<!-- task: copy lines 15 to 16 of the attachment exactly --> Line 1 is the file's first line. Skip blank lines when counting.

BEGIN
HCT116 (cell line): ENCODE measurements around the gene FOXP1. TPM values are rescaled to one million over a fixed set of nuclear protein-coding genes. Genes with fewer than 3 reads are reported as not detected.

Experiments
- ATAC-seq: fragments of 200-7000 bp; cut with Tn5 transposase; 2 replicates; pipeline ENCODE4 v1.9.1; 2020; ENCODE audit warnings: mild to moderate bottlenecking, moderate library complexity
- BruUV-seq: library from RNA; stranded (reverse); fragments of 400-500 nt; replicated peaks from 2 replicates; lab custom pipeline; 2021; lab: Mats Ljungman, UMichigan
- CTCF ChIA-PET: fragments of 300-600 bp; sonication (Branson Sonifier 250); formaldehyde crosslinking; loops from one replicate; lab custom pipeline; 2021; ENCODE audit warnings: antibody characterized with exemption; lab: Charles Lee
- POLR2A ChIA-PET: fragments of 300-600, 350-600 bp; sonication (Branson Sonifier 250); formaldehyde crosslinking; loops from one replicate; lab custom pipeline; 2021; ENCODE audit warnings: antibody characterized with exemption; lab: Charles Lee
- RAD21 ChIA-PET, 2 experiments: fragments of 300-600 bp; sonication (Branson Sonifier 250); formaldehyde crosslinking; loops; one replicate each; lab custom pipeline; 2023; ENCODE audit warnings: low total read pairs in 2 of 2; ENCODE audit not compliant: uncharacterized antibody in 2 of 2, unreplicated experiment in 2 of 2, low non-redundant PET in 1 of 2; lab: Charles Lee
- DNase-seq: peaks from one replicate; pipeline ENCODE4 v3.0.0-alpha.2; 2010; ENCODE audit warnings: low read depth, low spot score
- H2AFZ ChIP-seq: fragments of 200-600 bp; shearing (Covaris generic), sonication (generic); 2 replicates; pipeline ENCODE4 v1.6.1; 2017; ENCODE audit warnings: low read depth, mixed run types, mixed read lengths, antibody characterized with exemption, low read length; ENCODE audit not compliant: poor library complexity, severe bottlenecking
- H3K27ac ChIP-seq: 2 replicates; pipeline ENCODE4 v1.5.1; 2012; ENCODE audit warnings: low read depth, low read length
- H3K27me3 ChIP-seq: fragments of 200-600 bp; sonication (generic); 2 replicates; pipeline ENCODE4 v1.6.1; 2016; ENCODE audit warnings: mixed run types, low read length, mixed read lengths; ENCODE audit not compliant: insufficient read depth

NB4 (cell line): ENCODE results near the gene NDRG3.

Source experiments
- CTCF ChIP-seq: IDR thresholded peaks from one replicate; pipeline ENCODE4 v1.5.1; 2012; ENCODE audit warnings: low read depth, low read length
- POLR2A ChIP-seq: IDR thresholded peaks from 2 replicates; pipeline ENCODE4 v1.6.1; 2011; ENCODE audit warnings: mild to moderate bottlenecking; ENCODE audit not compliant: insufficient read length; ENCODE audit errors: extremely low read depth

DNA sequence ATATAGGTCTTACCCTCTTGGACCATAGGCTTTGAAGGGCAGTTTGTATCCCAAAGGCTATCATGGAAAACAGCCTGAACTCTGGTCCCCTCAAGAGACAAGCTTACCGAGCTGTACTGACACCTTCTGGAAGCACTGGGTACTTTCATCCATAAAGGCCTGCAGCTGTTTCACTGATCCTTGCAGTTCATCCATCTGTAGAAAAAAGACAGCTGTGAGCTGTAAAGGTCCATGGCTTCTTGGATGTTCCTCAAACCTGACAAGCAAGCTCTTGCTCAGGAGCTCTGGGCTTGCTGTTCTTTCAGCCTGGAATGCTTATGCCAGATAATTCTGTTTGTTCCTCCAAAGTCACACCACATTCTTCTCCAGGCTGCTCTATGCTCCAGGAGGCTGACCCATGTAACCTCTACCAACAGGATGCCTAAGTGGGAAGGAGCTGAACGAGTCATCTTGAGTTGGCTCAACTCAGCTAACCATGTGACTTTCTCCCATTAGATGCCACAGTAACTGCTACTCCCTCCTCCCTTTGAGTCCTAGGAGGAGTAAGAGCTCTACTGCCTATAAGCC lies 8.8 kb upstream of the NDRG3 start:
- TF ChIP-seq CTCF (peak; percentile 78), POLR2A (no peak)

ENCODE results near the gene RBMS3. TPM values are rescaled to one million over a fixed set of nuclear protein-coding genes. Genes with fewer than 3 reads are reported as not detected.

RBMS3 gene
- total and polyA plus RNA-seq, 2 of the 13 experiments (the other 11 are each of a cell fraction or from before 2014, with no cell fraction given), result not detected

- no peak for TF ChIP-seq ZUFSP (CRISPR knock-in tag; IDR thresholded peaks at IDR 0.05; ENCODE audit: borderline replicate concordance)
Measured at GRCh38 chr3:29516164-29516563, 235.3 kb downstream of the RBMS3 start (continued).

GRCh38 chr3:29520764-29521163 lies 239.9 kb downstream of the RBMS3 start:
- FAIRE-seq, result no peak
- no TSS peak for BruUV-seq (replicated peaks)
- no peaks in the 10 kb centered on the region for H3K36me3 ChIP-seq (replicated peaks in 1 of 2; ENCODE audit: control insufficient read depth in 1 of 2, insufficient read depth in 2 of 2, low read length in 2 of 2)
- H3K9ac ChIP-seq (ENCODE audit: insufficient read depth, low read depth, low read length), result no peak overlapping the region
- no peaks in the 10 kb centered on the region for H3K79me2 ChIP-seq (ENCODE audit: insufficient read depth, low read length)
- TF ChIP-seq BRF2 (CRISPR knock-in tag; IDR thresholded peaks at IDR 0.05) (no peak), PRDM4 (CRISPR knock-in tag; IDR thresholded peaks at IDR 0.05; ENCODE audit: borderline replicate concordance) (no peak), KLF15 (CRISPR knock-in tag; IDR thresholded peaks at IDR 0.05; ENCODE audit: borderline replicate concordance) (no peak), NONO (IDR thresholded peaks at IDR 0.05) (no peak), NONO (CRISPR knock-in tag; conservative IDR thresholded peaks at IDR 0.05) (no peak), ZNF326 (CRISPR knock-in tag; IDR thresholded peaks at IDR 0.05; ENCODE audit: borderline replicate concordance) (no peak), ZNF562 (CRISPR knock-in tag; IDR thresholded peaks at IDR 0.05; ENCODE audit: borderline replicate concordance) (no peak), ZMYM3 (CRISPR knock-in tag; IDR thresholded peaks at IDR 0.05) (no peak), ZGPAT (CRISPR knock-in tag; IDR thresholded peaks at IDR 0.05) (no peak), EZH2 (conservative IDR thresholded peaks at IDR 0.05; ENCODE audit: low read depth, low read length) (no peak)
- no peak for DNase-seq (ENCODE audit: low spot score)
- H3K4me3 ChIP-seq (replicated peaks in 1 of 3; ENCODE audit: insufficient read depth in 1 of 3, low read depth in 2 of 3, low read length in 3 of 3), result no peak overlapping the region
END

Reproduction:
- POLR2A ChIP-seq: IDR thresholded peaks from 2 replicates; pipeline ENCODE4 v1.6.1; 2011; ENCODE audit warnings: mild to moderate bottlenecking; ENCODE audit not compliant: insufficient read length; ENCODE audit errors: extremely low read depth

DNA sequence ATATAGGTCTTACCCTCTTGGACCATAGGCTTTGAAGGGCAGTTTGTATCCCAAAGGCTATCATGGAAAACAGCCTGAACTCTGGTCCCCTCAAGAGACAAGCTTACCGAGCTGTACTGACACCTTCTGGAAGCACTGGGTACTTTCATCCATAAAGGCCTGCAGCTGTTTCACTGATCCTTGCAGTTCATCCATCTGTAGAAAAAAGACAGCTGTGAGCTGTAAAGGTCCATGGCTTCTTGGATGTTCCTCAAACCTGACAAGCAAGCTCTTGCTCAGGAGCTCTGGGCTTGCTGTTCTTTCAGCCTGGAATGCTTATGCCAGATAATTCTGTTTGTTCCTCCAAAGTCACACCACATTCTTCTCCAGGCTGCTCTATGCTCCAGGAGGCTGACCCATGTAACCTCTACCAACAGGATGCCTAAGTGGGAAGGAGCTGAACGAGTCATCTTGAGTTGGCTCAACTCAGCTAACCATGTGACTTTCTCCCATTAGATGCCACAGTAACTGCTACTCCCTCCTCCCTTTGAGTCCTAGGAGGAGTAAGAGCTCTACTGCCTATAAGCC lies 8.8 kb upstream of the NDRG3 start: